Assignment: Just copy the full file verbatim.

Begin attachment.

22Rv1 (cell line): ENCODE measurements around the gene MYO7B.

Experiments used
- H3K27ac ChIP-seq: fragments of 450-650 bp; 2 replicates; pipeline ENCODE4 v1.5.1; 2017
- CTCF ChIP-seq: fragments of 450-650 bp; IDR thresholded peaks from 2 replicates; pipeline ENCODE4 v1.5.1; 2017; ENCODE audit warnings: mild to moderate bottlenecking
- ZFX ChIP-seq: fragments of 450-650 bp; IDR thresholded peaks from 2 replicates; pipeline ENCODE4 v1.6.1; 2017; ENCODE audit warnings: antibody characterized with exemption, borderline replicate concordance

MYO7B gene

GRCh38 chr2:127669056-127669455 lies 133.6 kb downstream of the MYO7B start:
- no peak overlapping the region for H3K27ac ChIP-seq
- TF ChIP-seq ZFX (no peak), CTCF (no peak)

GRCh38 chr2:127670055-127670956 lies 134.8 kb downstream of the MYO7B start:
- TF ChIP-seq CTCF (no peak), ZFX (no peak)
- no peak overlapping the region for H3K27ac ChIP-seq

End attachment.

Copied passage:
22Rv1 (cell line): ENCODE measurements around the gene MYO7B.

Experiments used
- H3K27ac ChIP-seq: fragments of 450-650 bp; 2 replicates; pipeline ENCODE4 v1.5.1; 2017
- CTCF ChIP-seq: fragments of 450-650 bp; IDR thresholded peaks from 2 replicates; pipeline ENCODE4 v1.5.1; 2017; ENCODE audit warnings: mild to moderate bottlenecking
- ZFX ChIP-seq: fragments of 450-650 bp; IDR thresholded peaks from 2 replicates; pipeline ENCODE4 v1.6.1; 2017; ENCODE audit warnings: antibody characterized with exemption, borderline replicate concordance

MYO7B gene

GRCh38 chr2:127669056-127669455 lies 133.6 kb downstream of the MYO7B start:
- no peak overlapping the region for H3K27ac ChIP-seq
- TF ChIP-seq ZFX (no peak), CTCF (no peak)

GRCh38 chr2:127670055-127670956 lies 134.8 kb downstream of the MYO7B start:
- TF ChIP-seq CTCF (no peak), ZFX (no peak)
- no peak overlapping the region for H3K27ac ChIP-seq